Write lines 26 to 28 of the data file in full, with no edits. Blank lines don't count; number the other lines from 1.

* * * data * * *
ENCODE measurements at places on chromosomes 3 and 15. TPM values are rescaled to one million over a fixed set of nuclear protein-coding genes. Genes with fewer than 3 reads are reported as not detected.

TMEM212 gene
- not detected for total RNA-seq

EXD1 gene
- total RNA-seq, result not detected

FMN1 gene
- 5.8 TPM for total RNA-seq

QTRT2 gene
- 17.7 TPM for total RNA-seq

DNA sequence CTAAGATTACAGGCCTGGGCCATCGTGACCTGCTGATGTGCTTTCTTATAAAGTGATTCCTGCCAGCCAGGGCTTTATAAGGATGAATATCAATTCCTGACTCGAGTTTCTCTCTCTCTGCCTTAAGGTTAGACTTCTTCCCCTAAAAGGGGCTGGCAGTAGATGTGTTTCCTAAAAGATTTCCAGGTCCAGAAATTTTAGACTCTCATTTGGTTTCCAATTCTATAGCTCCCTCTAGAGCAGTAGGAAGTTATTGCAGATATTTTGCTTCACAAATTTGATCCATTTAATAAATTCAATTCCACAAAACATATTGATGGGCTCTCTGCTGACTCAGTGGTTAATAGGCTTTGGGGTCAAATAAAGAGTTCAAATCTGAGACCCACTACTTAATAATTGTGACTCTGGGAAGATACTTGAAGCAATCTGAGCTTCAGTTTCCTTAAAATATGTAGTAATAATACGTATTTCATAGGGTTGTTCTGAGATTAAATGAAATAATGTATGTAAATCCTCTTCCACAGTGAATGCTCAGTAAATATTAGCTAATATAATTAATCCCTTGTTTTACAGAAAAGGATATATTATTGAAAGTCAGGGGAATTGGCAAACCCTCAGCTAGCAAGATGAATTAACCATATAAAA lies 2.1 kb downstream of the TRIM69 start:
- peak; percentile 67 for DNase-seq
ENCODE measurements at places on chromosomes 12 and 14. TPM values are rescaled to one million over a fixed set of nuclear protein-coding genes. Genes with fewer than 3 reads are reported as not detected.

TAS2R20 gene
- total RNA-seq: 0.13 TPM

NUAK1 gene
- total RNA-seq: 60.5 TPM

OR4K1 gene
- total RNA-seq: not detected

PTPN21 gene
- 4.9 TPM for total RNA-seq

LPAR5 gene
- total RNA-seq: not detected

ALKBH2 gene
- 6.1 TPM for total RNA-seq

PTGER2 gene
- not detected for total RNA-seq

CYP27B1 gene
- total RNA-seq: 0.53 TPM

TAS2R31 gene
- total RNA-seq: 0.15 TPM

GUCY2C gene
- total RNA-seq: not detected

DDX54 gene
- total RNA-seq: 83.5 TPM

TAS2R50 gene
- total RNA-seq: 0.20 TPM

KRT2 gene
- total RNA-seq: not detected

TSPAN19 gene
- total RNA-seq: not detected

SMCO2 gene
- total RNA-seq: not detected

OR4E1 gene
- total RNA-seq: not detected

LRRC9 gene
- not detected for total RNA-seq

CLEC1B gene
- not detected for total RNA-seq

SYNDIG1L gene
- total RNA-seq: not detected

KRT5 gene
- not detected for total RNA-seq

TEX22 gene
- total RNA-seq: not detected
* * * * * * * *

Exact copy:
- not detected for total RNA-seq

CYP27B1 gene
- total RNA-seq: 0.53 TPM